I read the ‘Work from Home Directives’ with growing trepidation. My data is in the office desktop and I have a deadline looming. Popping my anxiolytics, I curse my fate for the timing of this lockdown, hoping my Company can sustain this economic disaster.
I have started exercising on my balcony. My muscles make noises like a bubble wrap popping, when put in action, but the confinement has necessitated a minimum physical activity. Work from Home gives my brain ample opportunity to overthink, driving me crazy. Every time I sneeze, I worry about the possible contagion.
An old man from the opposite balcony gives me a toothy smile. My anti-social reflexes kick in and I pull the curtains. The rest of the morning, I spend online, campaigning against Chinese on social media and praising ancient Indian civilization. I try ordering food from a local deli and am surprised when they refuse. Now, I have to buy supplies to cook. Great.
The scene outside is surprising. The city really is on pause. We are made to stand at fixed spots like we did during the school assembly. The shops give out only limited supplies per person.
Too sore to exercise after yesterday’s squats, I settle for Pranayama. A mynha coos relentlessly at the railing and I get up to shoo it away. Mr. Toothy Grin is back at his balcony. This time, he tries to wave. I ignore him again.
Corona Alerts on my social media have triggered my panic attack. The number of patients is on a rise. I am convinced I will die, coughing myself to death! Either that or I run out of my rations and starve.
Why God why? I moved to Mumbai after my divorce. I broke ties with my pesky meddling relatives. Made sure they left me alone. Was it all worth this?
I cry myself hoarse in the morning for a full twenty minutes before my mobile rings. It is my sister, Shikha whom I have been avoiding for a month. I pick up her call.
Shikha has convinced me over the phone, that there is nothing wrong going for a walk. I feel better in weeks, as I put on my earphones and set out with great enthusiasm.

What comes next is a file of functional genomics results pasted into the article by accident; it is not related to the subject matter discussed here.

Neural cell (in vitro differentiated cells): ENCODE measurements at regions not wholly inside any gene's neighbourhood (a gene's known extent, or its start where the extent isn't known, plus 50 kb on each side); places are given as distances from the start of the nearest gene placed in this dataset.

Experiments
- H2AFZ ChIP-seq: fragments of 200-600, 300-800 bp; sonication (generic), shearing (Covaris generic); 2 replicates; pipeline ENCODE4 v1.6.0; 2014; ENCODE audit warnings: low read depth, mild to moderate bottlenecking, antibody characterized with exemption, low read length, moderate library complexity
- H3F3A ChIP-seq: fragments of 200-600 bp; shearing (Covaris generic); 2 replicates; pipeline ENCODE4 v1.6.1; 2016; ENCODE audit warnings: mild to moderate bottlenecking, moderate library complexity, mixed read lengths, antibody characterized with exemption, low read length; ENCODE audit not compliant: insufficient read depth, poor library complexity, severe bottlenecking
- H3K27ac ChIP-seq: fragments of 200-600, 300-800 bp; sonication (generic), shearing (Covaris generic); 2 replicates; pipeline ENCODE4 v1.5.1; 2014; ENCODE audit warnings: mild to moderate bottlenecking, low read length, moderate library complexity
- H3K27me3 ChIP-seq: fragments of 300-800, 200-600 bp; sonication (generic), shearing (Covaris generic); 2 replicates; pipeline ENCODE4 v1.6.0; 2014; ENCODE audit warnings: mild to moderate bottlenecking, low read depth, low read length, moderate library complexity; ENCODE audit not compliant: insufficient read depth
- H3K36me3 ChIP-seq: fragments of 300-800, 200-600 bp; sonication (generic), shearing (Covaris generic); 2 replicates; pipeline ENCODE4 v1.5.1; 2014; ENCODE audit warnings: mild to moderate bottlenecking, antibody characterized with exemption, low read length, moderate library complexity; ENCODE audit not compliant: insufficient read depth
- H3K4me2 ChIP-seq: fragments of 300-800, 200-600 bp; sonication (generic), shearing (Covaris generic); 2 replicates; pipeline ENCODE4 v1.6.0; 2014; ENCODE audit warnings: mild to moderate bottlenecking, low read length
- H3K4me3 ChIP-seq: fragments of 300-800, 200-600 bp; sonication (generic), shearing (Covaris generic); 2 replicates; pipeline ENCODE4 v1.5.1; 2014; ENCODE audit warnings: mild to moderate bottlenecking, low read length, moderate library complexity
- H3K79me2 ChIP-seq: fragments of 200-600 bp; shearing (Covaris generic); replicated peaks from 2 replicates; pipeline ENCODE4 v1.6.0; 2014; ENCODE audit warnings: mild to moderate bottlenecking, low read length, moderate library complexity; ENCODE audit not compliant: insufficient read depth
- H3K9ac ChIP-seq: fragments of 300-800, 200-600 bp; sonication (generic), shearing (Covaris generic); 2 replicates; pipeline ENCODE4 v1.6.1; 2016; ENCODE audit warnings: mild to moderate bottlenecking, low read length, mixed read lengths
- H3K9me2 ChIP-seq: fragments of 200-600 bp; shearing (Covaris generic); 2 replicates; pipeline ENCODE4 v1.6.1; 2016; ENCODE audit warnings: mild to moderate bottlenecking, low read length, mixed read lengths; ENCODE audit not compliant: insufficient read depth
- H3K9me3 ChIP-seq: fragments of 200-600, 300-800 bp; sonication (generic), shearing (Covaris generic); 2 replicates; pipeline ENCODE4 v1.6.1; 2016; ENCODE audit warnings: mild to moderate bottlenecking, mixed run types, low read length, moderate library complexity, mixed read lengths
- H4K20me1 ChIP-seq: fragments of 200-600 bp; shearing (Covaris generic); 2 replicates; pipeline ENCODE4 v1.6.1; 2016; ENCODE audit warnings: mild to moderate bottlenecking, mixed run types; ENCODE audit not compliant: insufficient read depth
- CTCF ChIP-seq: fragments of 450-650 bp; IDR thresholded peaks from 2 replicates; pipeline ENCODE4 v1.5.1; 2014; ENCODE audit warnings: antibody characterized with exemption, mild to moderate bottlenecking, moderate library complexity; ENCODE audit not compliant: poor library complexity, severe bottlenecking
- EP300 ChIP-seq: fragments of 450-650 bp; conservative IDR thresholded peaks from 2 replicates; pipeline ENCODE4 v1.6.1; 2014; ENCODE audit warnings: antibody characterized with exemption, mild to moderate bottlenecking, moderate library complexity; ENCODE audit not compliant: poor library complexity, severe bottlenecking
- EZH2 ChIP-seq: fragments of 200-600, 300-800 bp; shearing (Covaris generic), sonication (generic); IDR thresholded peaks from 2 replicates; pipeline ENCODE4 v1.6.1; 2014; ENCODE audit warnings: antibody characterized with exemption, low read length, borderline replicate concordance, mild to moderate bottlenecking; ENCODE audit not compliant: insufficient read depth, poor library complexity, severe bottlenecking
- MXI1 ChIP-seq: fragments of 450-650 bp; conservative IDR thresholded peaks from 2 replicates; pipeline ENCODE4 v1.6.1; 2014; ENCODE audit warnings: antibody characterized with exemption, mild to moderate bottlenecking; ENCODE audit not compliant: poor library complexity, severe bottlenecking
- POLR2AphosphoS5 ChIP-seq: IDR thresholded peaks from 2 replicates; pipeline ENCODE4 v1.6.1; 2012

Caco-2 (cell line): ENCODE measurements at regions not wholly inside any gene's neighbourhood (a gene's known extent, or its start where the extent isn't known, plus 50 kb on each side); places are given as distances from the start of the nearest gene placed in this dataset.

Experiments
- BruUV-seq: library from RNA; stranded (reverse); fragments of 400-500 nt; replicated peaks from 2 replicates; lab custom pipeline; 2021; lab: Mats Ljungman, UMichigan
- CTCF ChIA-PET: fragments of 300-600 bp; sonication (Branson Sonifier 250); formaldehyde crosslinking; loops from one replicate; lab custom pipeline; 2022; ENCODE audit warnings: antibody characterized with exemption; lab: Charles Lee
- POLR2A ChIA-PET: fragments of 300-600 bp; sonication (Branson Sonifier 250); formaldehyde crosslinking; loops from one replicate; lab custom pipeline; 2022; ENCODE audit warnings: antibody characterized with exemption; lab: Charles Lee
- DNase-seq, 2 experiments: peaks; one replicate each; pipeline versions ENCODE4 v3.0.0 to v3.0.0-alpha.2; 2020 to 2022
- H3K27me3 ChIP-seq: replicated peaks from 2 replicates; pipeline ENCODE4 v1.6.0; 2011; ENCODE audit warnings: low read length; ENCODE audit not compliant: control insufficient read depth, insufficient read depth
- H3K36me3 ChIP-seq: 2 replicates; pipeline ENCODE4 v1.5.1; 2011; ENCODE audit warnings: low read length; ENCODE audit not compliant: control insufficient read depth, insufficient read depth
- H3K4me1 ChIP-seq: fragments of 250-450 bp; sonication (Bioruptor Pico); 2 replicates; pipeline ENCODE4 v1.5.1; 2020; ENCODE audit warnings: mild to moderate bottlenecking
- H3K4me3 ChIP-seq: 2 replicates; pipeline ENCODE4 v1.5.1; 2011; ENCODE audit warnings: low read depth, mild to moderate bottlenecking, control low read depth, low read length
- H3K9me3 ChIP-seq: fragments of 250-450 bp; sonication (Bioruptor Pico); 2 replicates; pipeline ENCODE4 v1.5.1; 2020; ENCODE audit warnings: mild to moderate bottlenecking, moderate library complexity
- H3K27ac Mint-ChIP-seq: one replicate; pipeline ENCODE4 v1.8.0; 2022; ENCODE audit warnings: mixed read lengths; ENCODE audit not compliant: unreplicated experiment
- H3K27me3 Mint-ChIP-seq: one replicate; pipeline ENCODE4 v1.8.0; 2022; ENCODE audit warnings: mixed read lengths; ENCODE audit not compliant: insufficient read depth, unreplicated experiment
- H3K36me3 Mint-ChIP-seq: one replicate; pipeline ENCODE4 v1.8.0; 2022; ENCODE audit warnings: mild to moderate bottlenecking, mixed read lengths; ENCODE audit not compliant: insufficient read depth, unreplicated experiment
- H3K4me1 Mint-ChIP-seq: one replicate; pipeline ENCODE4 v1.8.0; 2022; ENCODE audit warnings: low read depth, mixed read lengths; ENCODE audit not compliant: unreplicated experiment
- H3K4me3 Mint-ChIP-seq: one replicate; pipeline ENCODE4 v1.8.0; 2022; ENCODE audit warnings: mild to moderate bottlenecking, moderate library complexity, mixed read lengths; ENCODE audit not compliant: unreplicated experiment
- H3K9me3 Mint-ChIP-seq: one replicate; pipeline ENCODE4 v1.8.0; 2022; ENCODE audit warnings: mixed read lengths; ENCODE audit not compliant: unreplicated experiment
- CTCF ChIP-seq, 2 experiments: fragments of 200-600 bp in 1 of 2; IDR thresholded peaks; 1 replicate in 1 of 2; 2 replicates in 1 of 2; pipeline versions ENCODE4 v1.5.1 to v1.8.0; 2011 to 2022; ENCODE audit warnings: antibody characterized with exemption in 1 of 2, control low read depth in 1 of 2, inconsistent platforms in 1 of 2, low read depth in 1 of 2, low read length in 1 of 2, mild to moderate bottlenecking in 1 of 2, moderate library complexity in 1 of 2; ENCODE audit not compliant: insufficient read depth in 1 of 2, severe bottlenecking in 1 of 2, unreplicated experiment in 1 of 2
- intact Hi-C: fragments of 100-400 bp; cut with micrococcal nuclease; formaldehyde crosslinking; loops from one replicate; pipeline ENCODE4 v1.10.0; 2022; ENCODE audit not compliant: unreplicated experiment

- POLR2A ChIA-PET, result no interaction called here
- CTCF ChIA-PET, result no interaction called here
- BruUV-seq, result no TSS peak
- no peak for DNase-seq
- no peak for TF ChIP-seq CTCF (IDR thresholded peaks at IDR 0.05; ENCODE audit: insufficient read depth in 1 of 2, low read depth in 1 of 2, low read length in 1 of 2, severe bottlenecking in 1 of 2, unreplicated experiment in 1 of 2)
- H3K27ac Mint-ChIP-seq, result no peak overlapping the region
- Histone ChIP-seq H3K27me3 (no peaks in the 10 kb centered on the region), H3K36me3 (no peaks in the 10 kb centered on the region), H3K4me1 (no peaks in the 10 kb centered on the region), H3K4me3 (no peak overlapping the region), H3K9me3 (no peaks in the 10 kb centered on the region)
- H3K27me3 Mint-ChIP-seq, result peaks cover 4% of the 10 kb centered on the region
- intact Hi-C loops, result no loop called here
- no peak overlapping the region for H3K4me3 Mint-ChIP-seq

Worst decision ever. Shikha is an idiot. A policeman saw me and flung his lathi with a frightening precision. So, here I am at the window with a cup of tea, nursing a painful ankle and a bruised ego. I finally message a few old friends, hoping they will reply back and ask how I am coping.
I set up a paint board and decide to resume my old hobby. The Myna is my subject. After being at it for two hours, I have to admit, painting helps with stress better than pill popping and mobile surfing. Eventually, my thoughts drift to Mr. Toothy Grin. He has not ventured out in the last few days. Hmm.
I got added in my school WhatsApp group and have been chatting with a few old friends making my days a smidgen more cheerful. The exercises are helping; my tush hurts less with every stretching session.
I peep through the window hoping to see him. But no one turns up. His plants look withered too.
I take a stock of my dwindling supplies. A trip to the grocery is need of the hour. Dressed in a mask, rubber gloves and goggles (which are completely unnecessary but look stylish), I venture out of my society. On an impulse, I decide to pay the old man a visit.
The security helps with his name and flat.
His wrinkled face bursts into a smile as he sees me.
“Didn’t see you at the window and got worried.” I am horribly awkward. “I am heading to the Market. Would you like anything?”
“Thank you dear. I have bad arthritis. Could you please refill my prescription? My pain is getting worse.” I nod. “Do you stay alone?” I ask.
“I lost my wife to a heart ailment last year. The senior citizens in this society are my family now.” I felt like a low-life for avoiding him all this while.
Shyly, he makes one more request.
“Mrs. Kotecha stays on your floor. Could you give her these? ”He hands me a packet of Oreo cookies. “They are her favourites. It’s her birthday tomorrow.”
Touched, I promised to deliver the biscuits and leave with his prescription and grocery list.
Walking out in the open after thirteen days, I think about the old man at the mercy of his medications, and no one to check on him. A few homeless people loiter on the roads looking hopefully at my packages. I had read about the daily workers being worst hit in this nightmare and realise I am among the lucky few.
“Mrs Kotecha?” An elderly lady who opens the door nods. I hand over the packet of Oreos. “Mr. Tarachand has sent those for you. Happy Birthday.” I wish her.
She perks up and takes my hand. “He is a sweetie. My son won’t get them for me, I am a diabetic, you see.” Great, I have bought her poison.
She seems to read my thoughts. “Don’t worry dear, I won’t eat these all at once.” Like a naughty child, she looks around and takes out a toffee from her pocket. She presses it in my hands as a tip for my errand and shoos me away before we are caught with her bounty.
Mrs. Kotecha waves from my balcony. Mr. Tarachand jauntily waves back. She has become a regular visitor. Two of us at my balcony and Mr. Tarachand at his balcony have tea together every morning, as the myna chirps in the background.
At peace with myself and full of gratitude for the universe, I thank my fates.
Photo courtesy: Fa Barbosa, Unsplash
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